This was the last silent movie the wonderful Harold Lloyd made, and it’s a piece of pure nostalgic candy-floss beauty. If, like me, you’ve got a special place for the city of New York then you’ll love this movie from a historical point of view and, even if you don’t, it’ll make you smirk, smile and chuckle for 80 minutes. Lloyd bounds through the boroughs with such whimsy and joy that you can’t help but fall in love with this flick. The section shot at Coney Island being the absolute highlight of the adventure, you can almost smell the popcorn and hotdogs. There’s also a great cameo from ‘The Babe’, so any baseball lovers will find this a treat too.
You can’t go wrong with watching this film, especially if you were let down with ‘The Artist’.
Marks out of ten – eight.
First things fucking last, to quote Nice Guy Eddie, must be to say that Hazanavicius should be hugely congratulated for actually getting a silent movie made in an era of 3D and I’m-edited-so-fast-I-can’t-tell-what-the-hell-just-happened type films – Michael Bay, I mean you! So well done, Michel. Now, for my main gripe(s) with the film, it’s just a very average film. I’m certain had it been released in the 1920s it would have been lost amongst the superior Chaplin/Keaton/Lloyd models. One doesn’t even have the luxury of watching the movie as a historical document like one can with other silent films. There’s nothing actually bad about The Artist, but it just doesn’t do enough to stand out from the crowd, except, of course, there is no crowd now so it’s being treated as a masterpiece. (Michel you better clear your mantlepiece for all the awards coming your way) Also, if you’re going to stick to genre conventions (like making your movie silently) don’t start putting sounds in half way through the film. It ruins the whole damn illusion! I don’t get why you would want to do that…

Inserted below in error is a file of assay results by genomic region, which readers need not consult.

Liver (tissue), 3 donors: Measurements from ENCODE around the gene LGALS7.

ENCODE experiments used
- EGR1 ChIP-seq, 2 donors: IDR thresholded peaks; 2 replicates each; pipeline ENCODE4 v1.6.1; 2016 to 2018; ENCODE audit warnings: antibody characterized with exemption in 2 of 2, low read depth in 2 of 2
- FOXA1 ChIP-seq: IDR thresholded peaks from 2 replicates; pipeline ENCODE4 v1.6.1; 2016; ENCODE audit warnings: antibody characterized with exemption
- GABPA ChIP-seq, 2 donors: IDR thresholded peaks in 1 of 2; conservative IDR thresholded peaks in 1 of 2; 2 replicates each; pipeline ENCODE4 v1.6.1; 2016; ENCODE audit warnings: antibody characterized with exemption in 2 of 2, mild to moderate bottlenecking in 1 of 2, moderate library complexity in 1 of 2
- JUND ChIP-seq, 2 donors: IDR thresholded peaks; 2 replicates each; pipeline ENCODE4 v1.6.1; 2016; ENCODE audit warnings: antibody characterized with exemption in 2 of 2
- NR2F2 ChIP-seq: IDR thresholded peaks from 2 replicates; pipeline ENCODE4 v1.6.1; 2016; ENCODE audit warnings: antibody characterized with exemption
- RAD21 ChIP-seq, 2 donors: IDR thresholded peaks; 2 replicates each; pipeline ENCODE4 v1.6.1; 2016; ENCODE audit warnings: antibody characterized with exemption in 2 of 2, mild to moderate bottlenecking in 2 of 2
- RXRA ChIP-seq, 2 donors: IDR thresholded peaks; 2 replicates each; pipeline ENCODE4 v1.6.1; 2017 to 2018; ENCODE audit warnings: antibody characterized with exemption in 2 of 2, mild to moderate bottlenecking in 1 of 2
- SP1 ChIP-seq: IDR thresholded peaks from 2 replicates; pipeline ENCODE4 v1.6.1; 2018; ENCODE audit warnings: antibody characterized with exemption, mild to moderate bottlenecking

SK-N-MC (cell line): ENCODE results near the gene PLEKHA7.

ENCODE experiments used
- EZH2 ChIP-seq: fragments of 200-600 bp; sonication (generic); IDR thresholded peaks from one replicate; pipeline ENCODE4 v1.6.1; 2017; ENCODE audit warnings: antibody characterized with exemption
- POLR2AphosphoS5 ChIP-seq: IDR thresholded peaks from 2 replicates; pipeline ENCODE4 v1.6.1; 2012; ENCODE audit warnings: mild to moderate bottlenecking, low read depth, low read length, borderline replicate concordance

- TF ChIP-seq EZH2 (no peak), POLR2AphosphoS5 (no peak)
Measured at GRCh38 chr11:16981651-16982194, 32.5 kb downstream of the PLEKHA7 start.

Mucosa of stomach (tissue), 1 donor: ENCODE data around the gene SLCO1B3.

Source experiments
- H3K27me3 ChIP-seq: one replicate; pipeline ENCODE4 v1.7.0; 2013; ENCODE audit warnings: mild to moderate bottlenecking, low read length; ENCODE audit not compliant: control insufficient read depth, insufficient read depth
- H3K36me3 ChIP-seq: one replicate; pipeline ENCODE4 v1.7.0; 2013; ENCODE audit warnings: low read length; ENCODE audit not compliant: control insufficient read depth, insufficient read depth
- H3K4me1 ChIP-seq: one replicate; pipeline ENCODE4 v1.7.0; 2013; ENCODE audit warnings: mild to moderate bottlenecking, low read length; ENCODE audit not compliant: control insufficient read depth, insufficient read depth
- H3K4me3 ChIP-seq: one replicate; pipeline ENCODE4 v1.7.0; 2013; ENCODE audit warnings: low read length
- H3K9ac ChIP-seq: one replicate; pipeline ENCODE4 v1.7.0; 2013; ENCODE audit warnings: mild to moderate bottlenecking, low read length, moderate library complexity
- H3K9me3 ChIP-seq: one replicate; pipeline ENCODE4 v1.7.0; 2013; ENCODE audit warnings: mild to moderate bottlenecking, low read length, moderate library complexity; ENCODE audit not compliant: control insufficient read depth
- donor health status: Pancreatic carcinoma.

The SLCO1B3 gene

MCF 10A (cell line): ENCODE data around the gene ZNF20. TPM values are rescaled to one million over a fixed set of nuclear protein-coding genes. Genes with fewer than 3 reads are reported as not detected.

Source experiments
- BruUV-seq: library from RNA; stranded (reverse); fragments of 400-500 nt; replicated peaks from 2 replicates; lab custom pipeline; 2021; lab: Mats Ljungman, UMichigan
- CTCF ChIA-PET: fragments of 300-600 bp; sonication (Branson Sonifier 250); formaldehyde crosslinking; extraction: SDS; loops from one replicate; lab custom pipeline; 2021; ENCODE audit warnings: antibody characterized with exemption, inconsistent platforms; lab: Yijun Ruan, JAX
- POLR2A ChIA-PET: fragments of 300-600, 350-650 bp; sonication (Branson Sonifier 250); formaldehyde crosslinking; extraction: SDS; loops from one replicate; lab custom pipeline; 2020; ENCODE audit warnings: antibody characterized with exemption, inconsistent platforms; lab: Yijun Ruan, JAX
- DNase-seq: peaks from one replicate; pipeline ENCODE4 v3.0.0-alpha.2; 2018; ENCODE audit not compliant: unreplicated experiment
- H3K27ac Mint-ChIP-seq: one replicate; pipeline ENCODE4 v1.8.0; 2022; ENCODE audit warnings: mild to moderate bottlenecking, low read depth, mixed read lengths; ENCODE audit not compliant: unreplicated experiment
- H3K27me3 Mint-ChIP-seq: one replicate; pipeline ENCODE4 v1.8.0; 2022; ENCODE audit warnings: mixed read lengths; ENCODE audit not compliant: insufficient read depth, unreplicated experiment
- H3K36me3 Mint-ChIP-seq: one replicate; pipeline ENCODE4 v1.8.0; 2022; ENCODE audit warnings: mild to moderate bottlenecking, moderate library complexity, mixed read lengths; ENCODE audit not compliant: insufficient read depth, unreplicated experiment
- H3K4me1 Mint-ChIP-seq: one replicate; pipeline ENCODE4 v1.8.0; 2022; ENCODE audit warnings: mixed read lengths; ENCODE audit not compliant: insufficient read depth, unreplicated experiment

It’s enjoyable, but it’s no The Cameraman or The Gold Rush
Marks out of ten – Six
Filed under American, French